Research shows graphic images get smokers' attention

By Margaret Lamb

(Medical Xpress) -- They say a picture is worth a thousand words, but its worth might just be measurable in terms of lives, according to research by a University of South Carolina public health professor.

That’s because visual imagery on cigarette packages deters smoking, and the more graphic they are, the better the results, said Jim Thrasher, assistant professor in the Arnold School of Department of Health Promotion, Education and Behavior.

“Tobacco use continues to be the leading cause of preventable death in the United States, and graphic health warnings are among the most cost-effective interventions that exist,” Thrasher said.

As a result, the recent decision by a U.S. federal judge to entertain tobacco industry arguments against putting graphic on cigarette packages next year refuses to recognize the public health benefits of similar measures in other countries , he said.

“This preliminary injunction indicates that the United States places greater value on deadly commercial speech than on public health,” said Thrasher, who leads a variety of international research projects to assess the impact of cigarette warning labels around the world.

His research consistently shows that warnings with imagery that illustrates the consequences of smoking are more effective than warnings with only text in increasing teens’ and adults’ understanding of smoking risks.

The two most effective strategies show physical damage to the body and integrate personal testimonials.

“Compared to abstract imagery or information, evocative imagery is better able to communicate the range and magnitude of harms from smoking,” Thrasher said. “Pictures of bodily harm and pictures that depict human suffering work well across cultural groups,” he said.

Thrasher and his team work with governmental and research institutions in China, India, Bangladesh, South Korea, Guatemala, Honduras, Germany, and the United States. This work involves assessing adult smokers’ and adolescents’ responses to different kinds of warning label content, sizes and designs.

As a result of his work with colleagues from Mexico’s National Institute of Public Health, Mexico’s Minister of Health adopted their recommendations for which pictorial warnings to put on cigarette packages, which began circulating in September. T
hrasher, who has a joint research and faculty appointment with Mexico’s National Institute of Public Health, is also assessing what labels are the most convincing for low socioeconomic status groups. “There is an increasing concentration of smoking among populations with lower education. Our research suggests that people with lower education respond most strongly to the warnings that are the most graphic, perhaps because of issues related to health literacy” Thrasher said.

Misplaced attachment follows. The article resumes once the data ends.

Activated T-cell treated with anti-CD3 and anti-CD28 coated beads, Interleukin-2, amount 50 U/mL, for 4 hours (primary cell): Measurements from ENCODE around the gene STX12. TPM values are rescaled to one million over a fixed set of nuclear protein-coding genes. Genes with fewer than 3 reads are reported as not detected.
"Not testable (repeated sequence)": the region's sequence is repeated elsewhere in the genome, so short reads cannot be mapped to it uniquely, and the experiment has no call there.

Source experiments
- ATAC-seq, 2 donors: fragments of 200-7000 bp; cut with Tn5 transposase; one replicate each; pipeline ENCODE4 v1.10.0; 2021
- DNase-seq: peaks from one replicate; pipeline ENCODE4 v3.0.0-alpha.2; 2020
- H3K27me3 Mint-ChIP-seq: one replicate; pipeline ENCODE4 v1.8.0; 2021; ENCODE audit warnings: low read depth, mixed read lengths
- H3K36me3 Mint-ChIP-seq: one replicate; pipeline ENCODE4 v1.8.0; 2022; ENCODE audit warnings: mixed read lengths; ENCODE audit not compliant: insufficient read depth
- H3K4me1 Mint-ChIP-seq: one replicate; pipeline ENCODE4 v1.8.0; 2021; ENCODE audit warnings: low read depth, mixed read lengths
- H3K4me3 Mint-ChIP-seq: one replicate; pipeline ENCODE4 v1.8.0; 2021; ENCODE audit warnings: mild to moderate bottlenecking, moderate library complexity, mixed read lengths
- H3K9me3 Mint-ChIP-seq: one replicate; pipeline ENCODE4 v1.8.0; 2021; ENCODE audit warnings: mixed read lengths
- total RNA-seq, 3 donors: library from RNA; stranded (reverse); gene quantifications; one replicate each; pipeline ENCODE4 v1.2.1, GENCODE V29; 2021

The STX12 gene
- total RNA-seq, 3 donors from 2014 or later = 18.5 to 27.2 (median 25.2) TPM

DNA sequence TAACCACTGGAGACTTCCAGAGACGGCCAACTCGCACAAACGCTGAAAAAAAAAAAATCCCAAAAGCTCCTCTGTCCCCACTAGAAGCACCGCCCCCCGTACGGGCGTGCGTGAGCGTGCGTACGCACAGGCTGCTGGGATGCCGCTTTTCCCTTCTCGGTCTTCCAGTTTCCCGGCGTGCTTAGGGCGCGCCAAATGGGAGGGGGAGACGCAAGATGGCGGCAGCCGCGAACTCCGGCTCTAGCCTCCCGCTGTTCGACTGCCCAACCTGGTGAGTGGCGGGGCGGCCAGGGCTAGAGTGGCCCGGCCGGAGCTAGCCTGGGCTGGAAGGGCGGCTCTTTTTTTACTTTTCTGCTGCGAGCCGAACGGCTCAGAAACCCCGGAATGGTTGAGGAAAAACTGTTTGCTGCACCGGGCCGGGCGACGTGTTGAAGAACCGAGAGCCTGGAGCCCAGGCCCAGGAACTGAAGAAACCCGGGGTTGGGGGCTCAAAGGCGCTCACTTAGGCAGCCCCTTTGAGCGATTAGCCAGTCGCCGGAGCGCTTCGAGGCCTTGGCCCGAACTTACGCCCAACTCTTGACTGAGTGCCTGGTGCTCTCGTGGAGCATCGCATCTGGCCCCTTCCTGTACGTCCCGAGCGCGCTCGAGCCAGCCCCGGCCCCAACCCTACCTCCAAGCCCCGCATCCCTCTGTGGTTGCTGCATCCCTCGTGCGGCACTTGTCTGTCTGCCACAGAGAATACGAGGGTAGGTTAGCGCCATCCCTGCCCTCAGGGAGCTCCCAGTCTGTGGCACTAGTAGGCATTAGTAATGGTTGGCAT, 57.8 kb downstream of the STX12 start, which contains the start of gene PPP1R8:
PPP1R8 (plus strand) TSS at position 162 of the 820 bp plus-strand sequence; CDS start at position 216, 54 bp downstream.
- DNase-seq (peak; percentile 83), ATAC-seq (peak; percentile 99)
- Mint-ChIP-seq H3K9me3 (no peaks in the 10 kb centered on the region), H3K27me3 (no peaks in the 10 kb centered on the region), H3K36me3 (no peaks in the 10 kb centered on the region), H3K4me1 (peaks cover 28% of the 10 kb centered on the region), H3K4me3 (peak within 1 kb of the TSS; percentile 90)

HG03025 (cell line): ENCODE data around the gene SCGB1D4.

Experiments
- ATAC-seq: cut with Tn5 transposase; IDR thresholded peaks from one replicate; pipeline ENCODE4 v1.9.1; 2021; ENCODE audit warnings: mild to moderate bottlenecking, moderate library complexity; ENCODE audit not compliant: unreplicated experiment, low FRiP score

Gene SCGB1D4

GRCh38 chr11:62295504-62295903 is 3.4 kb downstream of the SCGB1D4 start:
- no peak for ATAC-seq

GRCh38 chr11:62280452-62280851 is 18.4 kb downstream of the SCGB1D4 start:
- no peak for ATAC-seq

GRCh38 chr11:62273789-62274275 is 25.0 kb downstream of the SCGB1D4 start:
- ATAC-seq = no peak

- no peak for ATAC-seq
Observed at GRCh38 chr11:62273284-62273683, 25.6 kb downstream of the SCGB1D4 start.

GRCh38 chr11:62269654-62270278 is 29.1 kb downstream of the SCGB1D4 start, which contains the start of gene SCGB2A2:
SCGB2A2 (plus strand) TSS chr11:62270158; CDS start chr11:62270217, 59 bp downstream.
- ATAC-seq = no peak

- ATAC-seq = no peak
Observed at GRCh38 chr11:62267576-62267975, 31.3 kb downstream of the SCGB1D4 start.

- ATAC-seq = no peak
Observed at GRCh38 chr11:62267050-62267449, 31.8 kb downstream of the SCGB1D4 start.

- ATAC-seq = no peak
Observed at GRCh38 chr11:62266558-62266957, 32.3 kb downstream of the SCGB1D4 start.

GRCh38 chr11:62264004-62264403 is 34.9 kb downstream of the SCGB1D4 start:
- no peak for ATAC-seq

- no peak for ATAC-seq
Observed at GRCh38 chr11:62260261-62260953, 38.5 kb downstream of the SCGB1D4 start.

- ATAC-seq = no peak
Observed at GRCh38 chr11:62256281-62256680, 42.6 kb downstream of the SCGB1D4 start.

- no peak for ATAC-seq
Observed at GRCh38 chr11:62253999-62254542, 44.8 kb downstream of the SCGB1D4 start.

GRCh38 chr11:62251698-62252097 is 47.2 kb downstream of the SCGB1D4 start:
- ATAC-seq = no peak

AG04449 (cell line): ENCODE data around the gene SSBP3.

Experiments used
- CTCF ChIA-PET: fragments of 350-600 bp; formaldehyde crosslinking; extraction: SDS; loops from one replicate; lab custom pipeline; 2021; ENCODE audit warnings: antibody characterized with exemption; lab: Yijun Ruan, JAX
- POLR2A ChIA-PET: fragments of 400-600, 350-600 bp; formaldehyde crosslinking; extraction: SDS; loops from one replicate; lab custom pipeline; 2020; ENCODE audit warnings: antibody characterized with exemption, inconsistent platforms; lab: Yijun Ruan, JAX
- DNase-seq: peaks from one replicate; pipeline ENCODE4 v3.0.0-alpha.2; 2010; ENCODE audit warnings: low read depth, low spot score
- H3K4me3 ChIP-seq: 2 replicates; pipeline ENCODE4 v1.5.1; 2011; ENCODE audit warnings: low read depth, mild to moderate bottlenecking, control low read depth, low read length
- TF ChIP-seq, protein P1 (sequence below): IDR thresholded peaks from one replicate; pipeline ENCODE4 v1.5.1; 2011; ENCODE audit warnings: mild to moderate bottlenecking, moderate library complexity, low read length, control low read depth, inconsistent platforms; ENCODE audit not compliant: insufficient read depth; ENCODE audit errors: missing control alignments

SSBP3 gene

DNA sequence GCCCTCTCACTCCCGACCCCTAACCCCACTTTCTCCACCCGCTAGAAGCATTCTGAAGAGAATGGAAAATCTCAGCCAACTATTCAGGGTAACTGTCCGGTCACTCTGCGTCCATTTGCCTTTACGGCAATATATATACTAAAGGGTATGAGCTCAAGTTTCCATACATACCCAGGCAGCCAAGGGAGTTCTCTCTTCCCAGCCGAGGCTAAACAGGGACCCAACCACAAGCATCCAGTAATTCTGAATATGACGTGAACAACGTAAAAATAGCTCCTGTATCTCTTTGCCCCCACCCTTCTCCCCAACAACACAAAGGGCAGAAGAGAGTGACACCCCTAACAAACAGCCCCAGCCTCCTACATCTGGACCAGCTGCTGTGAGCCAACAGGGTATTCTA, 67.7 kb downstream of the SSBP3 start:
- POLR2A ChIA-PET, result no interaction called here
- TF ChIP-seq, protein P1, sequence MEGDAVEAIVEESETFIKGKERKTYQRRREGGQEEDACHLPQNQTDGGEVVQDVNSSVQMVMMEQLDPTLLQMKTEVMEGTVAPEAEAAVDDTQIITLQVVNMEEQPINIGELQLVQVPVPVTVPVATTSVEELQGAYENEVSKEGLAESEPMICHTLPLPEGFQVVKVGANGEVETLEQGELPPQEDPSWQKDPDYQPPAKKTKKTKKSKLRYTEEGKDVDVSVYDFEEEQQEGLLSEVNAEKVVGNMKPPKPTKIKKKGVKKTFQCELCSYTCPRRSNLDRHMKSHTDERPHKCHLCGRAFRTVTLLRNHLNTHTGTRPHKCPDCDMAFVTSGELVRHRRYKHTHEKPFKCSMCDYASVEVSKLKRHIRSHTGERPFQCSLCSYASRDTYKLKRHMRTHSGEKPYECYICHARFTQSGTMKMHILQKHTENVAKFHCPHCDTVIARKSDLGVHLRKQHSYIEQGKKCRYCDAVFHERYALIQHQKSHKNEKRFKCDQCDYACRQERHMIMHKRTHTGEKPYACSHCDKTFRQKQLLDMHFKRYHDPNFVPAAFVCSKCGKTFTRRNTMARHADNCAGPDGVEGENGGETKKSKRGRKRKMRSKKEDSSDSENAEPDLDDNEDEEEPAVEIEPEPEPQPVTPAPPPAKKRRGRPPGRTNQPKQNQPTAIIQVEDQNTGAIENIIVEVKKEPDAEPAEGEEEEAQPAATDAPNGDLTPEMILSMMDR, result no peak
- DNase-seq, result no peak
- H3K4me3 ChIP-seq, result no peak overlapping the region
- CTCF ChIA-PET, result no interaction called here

Thrasher and his colleagues are also testing the impact of “plain” packaging that removes attractive design and brand elements, such as colors and logos, from cigarette packaging.

“Plain packaging reduces consumer misunderstanding of tobacco-related health risks, it enhances the effects of warning labels, and it makes tobacco products less appealing to consumers, especially youth,” Thrasher said.

In June, Kathleen Sebelius, the U.S. Health and Human Services secretary, announced that pictorial warning labels on would be introduced in 2012.

“Nine new pictorial warnings were scheduled to go into effect in September 2012, but their introduction may be delayed if tobacco industry litigation is allowed to advance,” Thrasher said. The proposed U.S. warning labels would be the first change to cigarette package warnings in 25 years.

“We know that the use of tobacco products won’t go away completely. But the warning labels increase consumer understanding of smoking-related risks, and this understanding is critical to addressing the tobacco epidemic,” he said. “Our research is influencing policy changes that will have an impact around the world.”

Provided by University of South Carolina

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